Do Black People Enjoy Being Told They Are Weak and Dumb? The Elect Hope So.
Tracing, facing and erasing what psychology titles the Victimhood Mentality will be key to, among other things, saving America's educational system.
by John McWhorter
April 26th, 2021
FAIR Board of Advisors member John McWhorter penned an insightful piece this week exposing a disturbing paper published in Critical Criminology last month by Riverdale Country School upper school head Tom Taylor. Taylor's 10-page manifesto, titled “Independent School Rhetoric and its Role in the Neoliberal Construction of Whiteness,” uses the terms “white,” “whiteness” or “white supremacy” upwards of eighty times.
“Again, the school is channeling Jesus and will not be questioned. Thou shalt not question Tom Taylor. Given the buzzwords, the period of composition, and current practice at such schools nationwide, we are reasonable to assume that the program Taylor is espousing will include excusing black students from real standards, teaching students to distrust one another across racial boundaries, narrowing scholastic coverage to 'center' issues of oppression and inequity, 'decentering,' well, just plain school as 'too white,' assigning KenDiAngelonian texts as scripture, and creating an atmosphere where students and teachers are afraid to take issue with any of this because they don’t want to be rhetorically roasted alive and socially excommunicated.
And Taylor’s position is 'If parents don’t like what we’re doing they can go fuck themselves. We’re right and they’re wrong.'
This man, despite his sport coats and probably pacific demeanor, is a zealot.”
Read the full article here.
Taylor's Public Academic Profile:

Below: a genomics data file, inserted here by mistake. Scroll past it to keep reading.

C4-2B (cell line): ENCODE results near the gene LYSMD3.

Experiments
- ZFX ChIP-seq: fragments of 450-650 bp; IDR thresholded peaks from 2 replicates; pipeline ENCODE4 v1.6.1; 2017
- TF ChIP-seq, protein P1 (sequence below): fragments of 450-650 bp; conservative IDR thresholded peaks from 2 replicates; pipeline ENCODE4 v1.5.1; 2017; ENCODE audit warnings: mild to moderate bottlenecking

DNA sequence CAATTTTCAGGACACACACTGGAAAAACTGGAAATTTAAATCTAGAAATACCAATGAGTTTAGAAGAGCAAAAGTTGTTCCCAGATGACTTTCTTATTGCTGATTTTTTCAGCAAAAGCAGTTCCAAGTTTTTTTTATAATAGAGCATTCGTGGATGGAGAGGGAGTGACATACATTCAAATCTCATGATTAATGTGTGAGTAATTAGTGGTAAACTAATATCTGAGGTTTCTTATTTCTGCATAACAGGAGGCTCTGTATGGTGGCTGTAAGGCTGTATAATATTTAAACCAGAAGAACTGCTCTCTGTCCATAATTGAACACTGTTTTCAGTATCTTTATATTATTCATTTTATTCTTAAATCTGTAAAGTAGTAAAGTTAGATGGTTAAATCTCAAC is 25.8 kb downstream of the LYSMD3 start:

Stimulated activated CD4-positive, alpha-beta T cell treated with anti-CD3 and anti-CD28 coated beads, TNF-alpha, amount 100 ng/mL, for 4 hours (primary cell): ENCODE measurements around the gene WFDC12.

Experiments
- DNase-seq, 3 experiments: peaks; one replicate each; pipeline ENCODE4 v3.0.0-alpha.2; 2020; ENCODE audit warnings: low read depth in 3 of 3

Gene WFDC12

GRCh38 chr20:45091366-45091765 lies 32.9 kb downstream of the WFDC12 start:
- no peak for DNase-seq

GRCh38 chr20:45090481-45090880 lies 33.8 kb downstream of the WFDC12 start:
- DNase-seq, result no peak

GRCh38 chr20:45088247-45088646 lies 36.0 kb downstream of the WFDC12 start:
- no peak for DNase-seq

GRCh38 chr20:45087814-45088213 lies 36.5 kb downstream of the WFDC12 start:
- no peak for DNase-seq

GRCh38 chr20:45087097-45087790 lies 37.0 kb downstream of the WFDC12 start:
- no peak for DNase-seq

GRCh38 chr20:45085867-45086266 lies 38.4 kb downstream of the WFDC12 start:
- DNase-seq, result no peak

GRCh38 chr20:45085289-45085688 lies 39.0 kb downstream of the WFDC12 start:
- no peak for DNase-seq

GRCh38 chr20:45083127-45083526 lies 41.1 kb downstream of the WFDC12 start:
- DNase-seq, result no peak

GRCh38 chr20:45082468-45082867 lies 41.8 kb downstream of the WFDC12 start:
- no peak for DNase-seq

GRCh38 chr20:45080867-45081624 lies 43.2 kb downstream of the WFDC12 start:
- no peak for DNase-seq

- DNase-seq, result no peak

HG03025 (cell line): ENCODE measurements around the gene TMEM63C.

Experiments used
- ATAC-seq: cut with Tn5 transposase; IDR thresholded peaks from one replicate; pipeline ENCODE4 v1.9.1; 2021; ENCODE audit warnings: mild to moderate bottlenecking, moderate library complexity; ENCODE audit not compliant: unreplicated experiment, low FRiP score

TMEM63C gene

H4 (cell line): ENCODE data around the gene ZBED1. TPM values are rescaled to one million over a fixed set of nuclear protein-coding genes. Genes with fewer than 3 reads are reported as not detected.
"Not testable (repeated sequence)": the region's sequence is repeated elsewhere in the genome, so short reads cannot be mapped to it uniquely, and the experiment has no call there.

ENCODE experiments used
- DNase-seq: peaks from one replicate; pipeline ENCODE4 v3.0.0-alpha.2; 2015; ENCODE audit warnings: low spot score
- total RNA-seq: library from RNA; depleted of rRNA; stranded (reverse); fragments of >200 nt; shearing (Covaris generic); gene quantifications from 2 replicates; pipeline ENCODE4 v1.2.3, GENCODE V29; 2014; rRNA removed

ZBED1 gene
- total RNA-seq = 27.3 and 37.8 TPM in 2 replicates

In The Times of London, Will Pavia also wrote about Taylor's paper:
... Private schools, well-financed and unencumbered by rules about their curricula, may actually be going further than public schools in reordering how they do business. Tom Taylor, the author of a recent paper titled Independent School Rhetoric and its Role in the Neoliberal Construction of Whiteness, wrote that they were “uniquely positioned” to lead the way. He cited research suggesting that while publicly funded schools were obligated to educate the children of “overly interventionist parents”, private schools are not.
“Thus, private schools who find parents unwilling to accept moves towards culturally responsive schooling are free to draw a line in the sand, so to speak, and assert firmly and positively a philosophy of education that is explicitly antiracist, decolonising and culturally affirming.”
Taylor was not speaking from an ivory tower. He is the head of the upper school at Riverdale, the $54,000-a-year institution with the start-of-term assembly that so alarmed Bartning. In his paper, Taylor says that students of colour, who are 50.2 per cent of the school-age population, make up 28.7 per cent of pupils at independent schools. Because of their cost, they are “quite literally educating the ‘one percent’” he wrote.
Citing a thicket of studies, he said private schools espouse “neoliberal notions of individualism (as opposed to societal or structural inequity)” to suggest that if minority pupils fail to succeed it is their own fault. He writes that the claim from many parents that “I don’t see colour” supported this ideology. “By erasing (or at least minimising) the relevance of race, colorblindness represents a discursive investment in the perpetuation of Whiteness,” the head teacher writes.
In a blog post on Taylor’s article this week, John McWhorter, a professor of English and comparative literature at Columbia University, portrayed Taylor as a zealot “seeking moral absolution for being white”. McWhorter, who is black, argued that “black people will have to play a major role in the pushback” to “reverse this anti-intellectual tide of pious, self-congratulatory nonsense from depriving generations of children of true education”...
Read the full article here.